Also for sale at Guernsey’s: 17 emeralds from a famed Spanish shipwreck
The la Gloria, an 887 ct. “museum-quality” stone believed to be the largest rough emerald in the United States, is among the rare emeralds going up for sale by Guernsey’s at an Apr. 25 auction run in New York City.
That golf ball–size stone, along with 17 emeralds discovered from the wreck of Spanish galleon Nuestra Señora de Atocha, all come from the collection of noted emerald authority Marcial de Gomar.
“It’s very rare for an auction to spotlight emeralds,” says Arlan Ettinger, founder and president of Guernsey’s. “We feel this will be an extraordinary event.”
The la Gloria hails from the Muzo mine in Colombia, known for producing large emeralds. It’s sat in de Gomar’s collection for many years, and this is its first time on the market. And while the collector feels it could produce a 400 ct. polished stone, he has always believed it shouldn’t be cut.
“[There’s a] little piece of calcite on the end [that] is a tip to its provenance,” de Gomar says. “It tells you what country it comes from, what mine it comes from. All that is very significant. I wouldn’t want it to be cut. I’d like for it to be kept as is. It should be in a state museum somewhere.”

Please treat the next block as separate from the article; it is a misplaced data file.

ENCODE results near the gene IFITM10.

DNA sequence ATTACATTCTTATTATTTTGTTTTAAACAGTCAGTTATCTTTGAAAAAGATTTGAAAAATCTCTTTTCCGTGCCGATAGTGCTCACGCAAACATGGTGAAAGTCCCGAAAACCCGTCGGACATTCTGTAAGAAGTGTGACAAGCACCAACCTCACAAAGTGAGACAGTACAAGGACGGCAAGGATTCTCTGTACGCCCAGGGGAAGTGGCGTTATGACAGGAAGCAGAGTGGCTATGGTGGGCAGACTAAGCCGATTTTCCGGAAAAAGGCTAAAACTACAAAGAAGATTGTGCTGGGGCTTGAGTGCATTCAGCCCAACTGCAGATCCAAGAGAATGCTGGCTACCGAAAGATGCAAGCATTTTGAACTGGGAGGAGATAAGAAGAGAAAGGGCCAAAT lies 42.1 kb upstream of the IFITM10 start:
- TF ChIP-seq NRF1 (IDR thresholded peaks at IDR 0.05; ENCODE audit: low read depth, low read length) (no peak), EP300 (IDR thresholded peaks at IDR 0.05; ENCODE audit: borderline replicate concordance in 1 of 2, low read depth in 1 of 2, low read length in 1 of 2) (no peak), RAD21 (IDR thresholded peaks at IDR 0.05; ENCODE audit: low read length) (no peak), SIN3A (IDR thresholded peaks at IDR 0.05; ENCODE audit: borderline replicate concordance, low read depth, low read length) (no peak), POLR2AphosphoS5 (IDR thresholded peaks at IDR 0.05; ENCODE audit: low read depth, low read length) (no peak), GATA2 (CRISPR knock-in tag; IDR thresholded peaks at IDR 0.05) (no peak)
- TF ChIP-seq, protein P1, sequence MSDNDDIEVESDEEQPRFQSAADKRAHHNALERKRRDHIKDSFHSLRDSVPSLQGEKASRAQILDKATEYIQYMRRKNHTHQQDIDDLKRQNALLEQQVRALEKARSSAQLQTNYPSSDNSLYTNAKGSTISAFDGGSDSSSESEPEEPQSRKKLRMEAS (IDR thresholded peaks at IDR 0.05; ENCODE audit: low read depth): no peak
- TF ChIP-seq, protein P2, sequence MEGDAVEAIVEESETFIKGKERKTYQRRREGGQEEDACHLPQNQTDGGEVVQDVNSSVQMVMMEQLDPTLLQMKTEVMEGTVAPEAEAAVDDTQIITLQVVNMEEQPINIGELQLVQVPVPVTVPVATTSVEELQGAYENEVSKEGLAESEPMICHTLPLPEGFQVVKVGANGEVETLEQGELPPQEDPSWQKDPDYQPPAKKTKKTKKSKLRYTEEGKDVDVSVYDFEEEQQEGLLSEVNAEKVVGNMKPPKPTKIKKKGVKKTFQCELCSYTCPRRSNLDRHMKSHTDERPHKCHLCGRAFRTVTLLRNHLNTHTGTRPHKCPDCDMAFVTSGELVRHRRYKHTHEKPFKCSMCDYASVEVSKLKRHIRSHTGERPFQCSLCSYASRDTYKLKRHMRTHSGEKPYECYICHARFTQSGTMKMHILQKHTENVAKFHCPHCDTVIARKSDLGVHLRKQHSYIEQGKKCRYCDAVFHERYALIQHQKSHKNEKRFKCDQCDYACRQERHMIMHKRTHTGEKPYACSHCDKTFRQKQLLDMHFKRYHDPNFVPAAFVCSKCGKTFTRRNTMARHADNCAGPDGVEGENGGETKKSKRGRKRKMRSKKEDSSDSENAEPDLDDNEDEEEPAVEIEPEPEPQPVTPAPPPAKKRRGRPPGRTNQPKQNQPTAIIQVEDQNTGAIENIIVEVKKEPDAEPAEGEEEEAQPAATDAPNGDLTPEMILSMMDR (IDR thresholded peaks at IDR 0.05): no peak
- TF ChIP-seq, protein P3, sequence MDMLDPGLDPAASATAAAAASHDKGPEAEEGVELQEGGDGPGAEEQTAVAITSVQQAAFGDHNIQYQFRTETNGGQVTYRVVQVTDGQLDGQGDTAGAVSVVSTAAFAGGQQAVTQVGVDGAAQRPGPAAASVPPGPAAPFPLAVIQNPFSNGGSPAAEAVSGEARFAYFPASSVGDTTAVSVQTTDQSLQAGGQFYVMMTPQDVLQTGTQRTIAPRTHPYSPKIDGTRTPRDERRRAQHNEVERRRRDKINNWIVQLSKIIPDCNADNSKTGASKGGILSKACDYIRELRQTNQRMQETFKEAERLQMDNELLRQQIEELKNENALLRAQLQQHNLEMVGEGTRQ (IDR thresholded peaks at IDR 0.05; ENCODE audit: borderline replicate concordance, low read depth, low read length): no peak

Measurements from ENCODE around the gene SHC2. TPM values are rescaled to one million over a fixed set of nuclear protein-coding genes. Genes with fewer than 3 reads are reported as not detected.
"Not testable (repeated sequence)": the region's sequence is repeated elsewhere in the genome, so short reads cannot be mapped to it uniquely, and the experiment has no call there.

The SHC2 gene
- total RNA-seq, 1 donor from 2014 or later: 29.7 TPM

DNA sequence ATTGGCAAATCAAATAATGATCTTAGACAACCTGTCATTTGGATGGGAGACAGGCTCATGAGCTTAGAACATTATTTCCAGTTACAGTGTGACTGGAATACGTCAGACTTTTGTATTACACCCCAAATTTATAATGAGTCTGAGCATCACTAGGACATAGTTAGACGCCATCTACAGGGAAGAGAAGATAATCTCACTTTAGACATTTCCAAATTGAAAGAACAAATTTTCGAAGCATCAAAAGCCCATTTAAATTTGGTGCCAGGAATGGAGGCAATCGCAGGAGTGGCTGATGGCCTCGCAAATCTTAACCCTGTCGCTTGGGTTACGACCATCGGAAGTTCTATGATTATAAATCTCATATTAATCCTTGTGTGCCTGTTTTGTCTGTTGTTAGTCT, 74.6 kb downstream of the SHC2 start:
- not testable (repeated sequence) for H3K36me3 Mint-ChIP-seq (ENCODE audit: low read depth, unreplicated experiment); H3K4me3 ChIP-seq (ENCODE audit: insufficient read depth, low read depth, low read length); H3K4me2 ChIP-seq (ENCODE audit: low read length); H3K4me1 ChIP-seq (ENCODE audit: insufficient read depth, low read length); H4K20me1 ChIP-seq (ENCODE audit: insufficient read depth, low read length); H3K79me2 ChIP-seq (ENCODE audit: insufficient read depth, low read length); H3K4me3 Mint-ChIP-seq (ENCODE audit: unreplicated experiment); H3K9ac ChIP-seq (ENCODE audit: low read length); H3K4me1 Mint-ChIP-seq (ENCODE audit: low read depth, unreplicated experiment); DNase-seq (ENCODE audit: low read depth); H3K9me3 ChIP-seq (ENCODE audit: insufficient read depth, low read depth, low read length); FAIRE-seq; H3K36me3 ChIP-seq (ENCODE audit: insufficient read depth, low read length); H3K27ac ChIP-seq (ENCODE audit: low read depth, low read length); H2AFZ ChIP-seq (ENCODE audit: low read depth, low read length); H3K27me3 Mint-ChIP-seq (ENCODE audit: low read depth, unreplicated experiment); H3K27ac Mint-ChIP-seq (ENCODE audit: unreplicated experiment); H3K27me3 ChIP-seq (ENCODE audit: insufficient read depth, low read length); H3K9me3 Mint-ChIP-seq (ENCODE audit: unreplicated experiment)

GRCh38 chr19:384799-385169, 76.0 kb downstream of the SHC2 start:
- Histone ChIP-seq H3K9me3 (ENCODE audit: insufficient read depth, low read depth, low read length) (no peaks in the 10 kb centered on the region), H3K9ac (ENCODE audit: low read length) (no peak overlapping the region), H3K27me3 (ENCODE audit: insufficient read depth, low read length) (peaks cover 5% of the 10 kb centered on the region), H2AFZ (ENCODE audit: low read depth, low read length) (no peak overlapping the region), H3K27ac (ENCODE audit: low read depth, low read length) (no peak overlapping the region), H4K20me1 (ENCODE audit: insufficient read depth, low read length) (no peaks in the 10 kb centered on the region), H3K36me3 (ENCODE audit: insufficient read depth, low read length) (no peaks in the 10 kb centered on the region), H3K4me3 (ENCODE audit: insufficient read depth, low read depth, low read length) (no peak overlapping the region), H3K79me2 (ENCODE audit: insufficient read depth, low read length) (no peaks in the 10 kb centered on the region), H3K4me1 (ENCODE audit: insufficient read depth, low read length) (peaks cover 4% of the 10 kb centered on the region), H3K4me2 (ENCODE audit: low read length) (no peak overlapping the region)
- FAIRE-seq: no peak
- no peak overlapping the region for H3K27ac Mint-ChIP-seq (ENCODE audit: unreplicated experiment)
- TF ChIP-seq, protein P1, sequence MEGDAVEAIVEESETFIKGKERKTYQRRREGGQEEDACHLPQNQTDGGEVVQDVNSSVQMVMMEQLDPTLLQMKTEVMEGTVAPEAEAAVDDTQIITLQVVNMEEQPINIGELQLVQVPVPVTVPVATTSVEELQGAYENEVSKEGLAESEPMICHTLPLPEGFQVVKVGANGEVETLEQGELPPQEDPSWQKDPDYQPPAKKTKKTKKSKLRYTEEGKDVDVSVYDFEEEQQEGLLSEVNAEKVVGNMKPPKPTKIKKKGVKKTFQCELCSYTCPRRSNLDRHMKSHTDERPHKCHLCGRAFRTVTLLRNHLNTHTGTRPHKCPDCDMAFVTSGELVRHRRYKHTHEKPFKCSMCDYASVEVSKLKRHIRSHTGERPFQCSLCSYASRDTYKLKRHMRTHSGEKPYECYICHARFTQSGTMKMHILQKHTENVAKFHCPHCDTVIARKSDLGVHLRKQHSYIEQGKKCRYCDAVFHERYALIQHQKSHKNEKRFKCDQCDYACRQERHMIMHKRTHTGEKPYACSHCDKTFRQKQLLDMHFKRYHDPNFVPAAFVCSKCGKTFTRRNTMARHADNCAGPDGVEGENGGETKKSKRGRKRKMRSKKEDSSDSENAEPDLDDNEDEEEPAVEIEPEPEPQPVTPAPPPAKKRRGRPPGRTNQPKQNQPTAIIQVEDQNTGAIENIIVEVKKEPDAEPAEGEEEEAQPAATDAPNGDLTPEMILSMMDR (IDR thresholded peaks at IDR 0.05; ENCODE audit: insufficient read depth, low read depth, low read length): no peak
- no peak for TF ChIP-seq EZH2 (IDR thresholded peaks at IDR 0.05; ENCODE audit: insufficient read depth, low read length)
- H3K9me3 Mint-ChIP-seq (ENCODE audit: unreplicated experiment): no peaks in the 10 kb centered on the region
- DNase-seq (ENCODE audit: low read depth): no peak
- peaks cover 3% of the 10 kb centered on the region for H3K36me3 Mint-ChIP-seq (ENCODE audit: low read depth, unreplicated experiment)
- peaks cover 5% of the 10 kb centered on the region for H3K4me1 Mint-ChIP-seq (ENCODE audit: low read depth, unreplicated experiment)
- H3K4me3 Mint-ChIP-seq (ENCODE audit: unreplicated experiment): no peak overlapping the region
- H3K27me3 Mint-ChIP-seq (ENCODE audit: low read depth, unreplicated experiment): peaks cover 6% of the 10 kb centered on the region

The stone is named for a now-deceased attorney that represented de Gomar in litigation over the Atocha.
The 17 gemstones from the Atocha include the Corona de Muzo (below), which features a 24.34 ct. emerald cut; the Reina del Mar, a 4.39 ct. round; and a 26.72 ct. piece of rough. All those stones are believed to have come from Muzo as well.
The Atocha sank in 1622, off the coast of Florida while bound for Spain. In the 1980s, treasure hunter Mel Fisher discovered portions of the wreckage, setting off an epic legal battle with the state of Florida.
Ettinger says most of the items will be sold without reserve (though not la Gloria). “That makes it more exciting,” he says.
The auction house is still working on an estimate for the headline stone but expects it to fetch “many millions.”